Review: Knoppix 6.4.3 Live

It is long since I tested a Linux Distribution for Review. Here I am going to share with you my opinion on Knoppix Linux Live CD operating system.

Just a short introduction on what is Live CD. Basically we install operating system in hard drive, the installation process is nothing but copying the binaries from CD/DVD to hard drive and configuring for your hardware. In case of Live CD, let’s leave the existing installations on hard drive undisturbed and boot the machine from CD/DVD. The contents of CD/DVD is loaded into memory and running. This is very useful to test a OS for your hardware compatibility. Knoppix is the pioneer in it.

So today we are going to review the Mother of Live CD. Before jumping into review, here is a summary of Knoppix in its own words.


KNOPPIX is a bootable Live system on CD or DVD, consisting of a representative collection of GNU/Linux software, automatic hardware detection, and support for many graphics cards, sound cards, SCSI and USB devices and other peripherals. KNOPPIX can be used as a productive Linux system for the desktop, educational CD, rescue system, or adapted and used as a platform for commercial software product demos. It is not necessary to install anything on a hard disk. Due to on-the-fly decompression, the CD can have up to 2 GB of executable software installed on it (over 8GB on the DVD “Maxi” edition).

Hardware specification

AMD Phenom(tm) II X4 920 Processor

ASUS M3N78-EM Motherboard with Nvidia GeForce 8300 HDMI chipset

NVIDIA GeForce 8 series Graphics on board


500GB Hard drive (not necessary)


The kernel is and the system is based on Debian GNU/Linux. Machine booted with Live CD. The system came up with amazing speed, got the desktop well withing 25 seconds. I haven’t seen this performance any mainline distros like Ubuntu, Fedroa etc. It was a smooth process showing hardware detection on console.

The system welcome us with a nice LXDE desktop.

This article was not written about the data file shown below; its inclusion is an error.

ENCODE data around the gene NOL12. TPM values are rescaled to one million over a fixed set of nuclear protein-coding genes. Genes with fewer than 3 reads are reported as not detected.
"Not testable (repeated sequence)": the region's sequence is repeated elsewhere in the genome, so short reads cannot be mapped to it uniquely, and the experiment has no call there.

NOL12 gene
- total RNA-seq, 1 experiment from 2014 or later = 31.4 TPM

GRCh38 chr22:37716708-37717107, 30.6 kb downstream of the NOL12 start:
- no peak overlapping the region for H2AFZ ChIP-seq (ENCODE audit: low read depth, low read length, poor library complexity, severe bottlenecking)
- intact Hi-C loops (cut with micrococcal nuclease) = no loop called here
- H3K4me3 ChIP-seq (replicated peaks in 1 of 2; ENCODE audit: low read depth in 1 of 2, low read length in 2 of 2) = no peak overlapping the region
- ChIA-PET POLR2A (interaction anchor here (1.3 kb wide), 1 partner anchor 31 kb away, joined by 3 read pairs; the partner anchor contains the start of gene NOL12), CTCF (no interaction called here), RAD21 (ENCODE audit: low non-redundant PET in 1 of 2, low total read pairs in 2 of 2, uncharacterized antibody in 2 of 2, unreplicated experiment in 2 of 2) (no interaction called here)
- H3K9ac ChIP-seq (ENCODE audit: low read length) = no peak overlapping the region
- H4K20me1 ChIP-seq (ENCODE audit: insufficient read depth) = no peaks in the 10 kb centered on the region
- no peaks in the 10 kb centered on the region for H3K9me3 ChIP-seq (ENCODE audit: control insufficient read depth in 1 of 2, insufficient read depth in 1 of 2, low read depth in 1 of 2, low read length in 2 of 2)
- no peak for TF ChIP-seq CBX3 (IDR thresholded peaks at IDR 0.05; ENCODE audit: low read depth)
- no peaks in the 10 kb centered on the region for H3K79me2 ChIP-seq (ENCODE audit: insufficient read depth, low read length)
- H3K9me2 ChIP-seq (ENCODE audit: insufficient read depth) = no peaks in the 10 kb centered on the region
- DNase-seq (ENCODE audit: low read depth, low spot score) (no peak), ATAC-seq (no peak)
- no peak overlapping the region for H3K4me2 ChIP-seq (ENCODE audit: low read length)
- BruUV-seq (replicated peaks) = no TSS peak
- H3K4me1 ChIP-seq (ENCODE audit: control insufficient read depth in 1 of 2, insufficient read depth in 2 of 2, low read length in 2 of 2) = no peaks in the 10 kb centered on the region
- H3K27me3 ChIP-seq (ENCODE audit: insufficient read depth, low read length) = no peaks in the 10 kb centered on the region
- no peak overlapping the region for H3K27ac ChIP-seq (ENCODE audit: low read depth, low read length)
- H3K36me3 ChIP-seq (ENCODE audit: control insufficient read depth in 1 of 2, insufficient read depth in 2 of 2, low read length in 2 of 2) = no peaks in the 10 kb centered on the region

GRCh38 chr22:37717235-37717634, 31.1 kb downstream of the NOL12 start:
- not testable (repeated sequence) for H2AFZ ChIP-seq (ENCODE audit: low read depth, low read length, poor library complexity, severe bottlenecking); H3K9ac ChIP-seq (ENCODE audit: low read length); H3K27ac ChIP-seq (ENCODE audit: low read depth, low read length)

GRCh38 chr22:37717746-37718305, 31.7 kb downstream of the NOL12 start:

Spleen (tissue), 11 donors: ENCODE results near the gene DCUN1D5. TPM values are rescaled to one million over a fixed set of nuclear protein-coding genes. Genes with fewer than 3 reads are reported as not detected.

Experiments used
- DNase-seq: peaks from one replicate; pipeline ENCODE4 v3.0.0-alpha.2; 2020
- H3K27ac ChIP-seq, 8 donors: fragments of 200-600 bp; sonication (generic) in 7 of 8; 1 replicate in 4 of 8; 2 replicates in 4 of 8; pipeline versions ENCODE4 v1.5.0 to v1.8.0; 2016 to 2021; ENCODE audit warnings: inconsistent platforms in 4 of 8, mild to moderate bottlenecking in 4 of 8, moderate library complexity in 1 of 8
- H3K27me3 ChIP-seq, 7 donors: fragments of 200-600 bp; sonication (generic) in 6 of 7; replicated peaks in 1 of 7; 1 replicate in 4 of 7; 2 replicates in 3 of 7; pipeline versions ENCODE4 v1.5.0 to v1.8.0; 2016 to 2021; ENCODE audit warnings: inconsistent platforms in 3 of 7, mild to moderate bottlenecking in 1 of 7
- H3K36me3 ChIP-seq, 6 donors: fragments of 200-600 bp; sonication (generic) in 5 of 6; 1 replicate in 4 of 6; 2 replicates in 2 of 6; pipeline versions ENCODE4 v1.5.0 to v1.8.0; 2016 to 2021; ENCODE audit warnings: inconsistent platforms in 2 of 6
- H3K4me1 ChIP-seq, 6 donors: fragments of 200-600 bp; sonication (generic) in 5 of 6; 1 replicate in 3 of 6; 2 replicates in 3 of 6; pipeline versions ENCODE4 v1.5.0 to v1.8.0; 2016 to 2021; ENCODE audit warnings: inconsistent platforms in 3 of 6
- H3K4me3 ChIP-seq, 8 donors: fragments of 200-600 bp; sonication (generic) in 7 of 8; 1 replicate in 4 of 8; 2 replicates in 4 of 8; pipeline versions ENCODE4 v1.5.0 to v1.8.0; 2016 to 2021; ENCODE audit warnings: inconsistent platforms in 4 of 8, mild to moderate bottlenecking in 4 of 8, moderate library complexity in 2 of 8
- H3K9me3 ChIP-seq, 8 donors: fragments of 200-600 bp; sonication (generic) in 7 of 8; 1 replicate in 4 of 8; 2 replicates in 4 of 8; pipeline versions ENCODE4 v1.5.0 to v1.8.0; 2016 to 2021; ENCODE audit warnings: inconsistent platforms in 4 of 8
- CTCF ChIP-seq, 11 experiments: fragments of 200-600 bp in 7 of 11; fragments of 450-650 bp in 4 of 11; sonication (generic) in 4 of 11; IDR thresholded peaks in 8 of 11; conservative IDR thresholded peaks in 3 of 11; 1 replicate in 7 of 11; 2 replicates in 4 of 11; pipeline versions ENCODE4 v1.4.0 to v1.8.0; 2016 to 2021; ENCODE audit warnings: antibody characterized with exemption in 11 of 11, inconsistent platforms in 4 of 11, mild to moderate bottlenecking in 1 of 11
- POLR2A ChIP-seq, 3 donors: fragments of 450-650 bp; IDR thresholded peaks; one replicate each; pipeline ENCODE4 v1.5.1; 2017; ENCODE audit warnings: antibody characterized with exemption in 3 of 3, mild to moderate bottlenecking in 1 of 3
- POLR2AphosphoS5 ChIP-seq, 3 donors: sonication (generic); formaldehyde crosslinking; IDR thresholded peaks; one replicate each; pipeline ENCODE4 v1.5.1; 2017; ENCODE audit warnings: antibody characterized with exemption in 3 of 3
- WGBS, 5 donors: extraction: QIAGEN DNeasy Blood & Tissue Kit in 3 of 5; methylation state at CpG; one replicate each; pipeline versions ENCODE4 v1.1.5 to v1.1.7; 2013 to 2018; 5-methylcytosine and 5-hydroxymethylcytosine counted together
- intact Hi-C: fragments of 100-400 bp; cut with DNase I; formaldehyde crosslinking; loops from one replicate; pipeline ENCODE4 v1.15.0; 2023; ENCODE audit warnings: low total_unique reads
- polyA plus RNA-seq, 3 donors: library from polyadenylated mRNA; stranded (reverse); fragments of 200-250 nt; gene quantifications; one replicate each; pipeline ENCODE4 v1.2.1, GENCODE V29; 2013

Default Desktop of Knoppix Live

Hardware support

Knoppix is known for its near perfect hardware detection. In this case also it detected NVIDIA graphics, Audio, Giga bit ethernet very well.

It does not load the proprietory nvidia kernel module, instead it loads open source nouveau. But it does serve good, it handled compiz 3D effects. Though it is not as smooth as proprietory driver, it works. But usability point of view, I prefer closed source driver as of now.

Desktop effects Enable/Disable Preference settings

If you find that desktop 3D effects comes as hurdle in your work, you can very well disable through “Desktop Session Settings” tool available in Preferences menu. In advanced options, just replace “compiz –replace” with “metacity –replace”. It should work.

It detected my external Sony HD LCD TV connected to HDMI connector of mother board out of box and configured for mirror display. It worked like charm. I just want to remind you again about Knoppix’s ability to efficiently detect and configure hardware.

Dual Monitor auto detection


IceWeasel 3.6.13, IceDove 3.1.2, LibreOffice 3.3.0, Pidgin, GNOME MPlayer, PCManFM, GPicView, GIMP, LXTerminal are available as default applications for your productivity. The default applications selection is fine.

Firefox has been pre-installed NoScript extension, which stops running the javascript in all unecured sites (non https). And also Flash plugin is also not installed by default. Though the script blocking justified for security reasons, it makes web experience not smoother.

Firefox pre-installed with NoScript extension

Software management

The software installation, un-installation can be managed through more standard “Synaptic Package Manager”, which is powered by the solid debian package management system. So availability and installation of application is sweet.

GNOME Mplayer is the default music player with out of box MP3 support.

GNOME-Mplayer as default media player playing with MP3 support out of box

Apart from “Synaptic Package Manager”, there is an additional tool to install most widely used applications and components. It is available in “Main Menu -> Preferences -> Install components”. But unfortunately it does not work. I was trying to install Flash plugin for firefox to view Youtube videos. Once you click “Install” button after selecting flashplugin-nonfree, it just exits. I just tried to run it from command line (/usr/sbin/knoppix-install-extras), it throws the following error message.

urxvt: “Installation”: malformed option.
rxvt-unicode (urxvt) v9.07 – released: 2009-12-27